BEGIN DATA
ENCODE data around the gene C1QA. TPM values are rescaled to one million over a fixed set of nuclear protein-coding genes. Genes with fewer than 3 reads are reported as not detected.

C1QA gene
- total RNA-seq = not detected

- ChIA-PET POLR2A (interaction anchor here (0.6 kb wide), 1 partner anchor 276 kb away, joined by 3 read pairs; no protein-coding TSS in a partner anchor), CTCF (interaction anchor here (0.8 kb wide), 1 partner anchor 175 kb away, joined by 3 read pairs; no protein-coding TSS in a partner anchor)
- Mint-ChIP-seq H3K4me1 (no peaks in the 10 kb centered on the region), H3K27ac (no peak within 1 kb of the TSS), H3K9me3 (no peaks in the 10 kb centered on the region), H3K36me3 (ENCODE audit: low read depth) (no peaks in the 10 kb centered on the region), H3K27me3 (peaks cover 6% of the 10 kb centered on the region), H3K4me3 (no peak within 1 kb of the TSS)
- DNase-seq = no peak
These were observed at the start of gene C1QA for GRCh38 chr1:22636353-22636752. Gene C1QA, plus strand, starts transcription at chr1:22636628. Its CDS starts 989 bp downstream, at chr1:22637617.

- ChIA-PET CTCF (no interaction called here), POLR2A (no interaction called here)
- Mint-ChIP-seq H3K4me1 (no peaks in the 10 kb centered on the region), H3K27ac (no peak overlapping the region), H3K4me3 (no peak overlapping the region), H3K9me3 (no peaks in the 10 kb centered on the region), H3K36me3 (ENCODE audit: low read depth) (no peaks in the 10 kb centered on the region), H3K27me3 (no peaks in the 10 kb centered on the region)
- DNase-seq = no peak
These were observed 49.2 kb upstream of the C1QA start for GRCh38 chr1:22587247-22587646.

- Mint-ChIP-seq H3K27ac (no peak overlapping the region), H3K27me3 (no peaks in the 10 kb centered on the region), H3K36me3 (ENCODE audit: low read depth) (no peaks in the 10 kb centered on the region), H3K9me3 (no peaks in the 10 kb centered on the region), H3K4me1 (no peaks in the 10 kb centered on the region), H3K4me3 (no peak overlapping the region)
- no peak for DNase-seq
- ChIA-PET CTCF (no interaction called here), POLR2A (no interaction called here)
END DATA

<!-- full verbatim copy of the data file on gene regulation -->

ENCODE data around the gene C1QA. TPM values are rescaled to one million over a fixed set of nuclear protein-coding genes. Genes with fewer than 3 reads are reported as not detected.

C1QA gene
- total RNA-seq = not detected

- ChIA-PET POLR2A (interaction anchor here (0.6 kb wide), 1 partner anchor 276 kb away, joined by 3 read pairs; no protein-coding TSS in a partner anchor), CTCF (interaction anchor here (0.8 kb wide), 1 partner anchor 175 kb away, joined by 3 read pairs; no protein-coding TSS in a partner anchor)
- Mint-ChIP-seq H3K4me1 (no peaks in the 10 kb centered on the region), H3K27ac (no peak within 1 kb of the TSS), H3K9me3 (no peaks in the 10 kb centered on the region), H3K36me3 (ENCODE audit: low read depth) (no peaks in the 10 kb centered on the region), H3K27me3 (peaks cover 6% of the 10 kb centered on the region), H3K4me3 (no peak within 1 kb of the TSS)
- DNase-seq = no peak
These were observed at the start of gene C1QA for GRCh38 chr1:22636353-22636752. Gene C1QA, plus strand, starts transcription at chr1:22636628. Its CDS starts 989 bp downstream, at chr1:22637617.

- ChIA-PET CTCF (no interaction called here), POLR2A (no interaction called here)
- Mint-ChIP-seq H3K4me1 (no peaks in the 10 kb centered on the region), H3K27ac (no peak overlapping the region), H3K4me3 (no peak overlapping the region), H3K9me3 (no peaks in the 10 kb centered on the region), H3K36me3 (ENCODE audit: low read depth) (no peaks in the 10 kb centered on the region), H3K27me3 (no peaks in the 10 kb centered on the region)
- DNase-seq = no peak
These were observed 49.2 kb upstream of the C1QA start for GRCh38 chr1:22587247-22587646.

- Mint-ChIP-seq H3K27ac (no peak overlapping the region), H3K27me3 (no peaks in the 10 kb centered on the region), H3K36me3 (ENCODE audit: low read depth) (no peaks in the 10 kb centered on the region), H3K9me3 (no peaks in the 10 kb centered on the region), H3K4me1 (no peaks in the 10 kb centered on the region), H3K4me3 (no peak overlapping the region)
- no peak for DNase-seq
- ChIA-PET CTCF (no interaction called here), POLR2A (no interaction called here)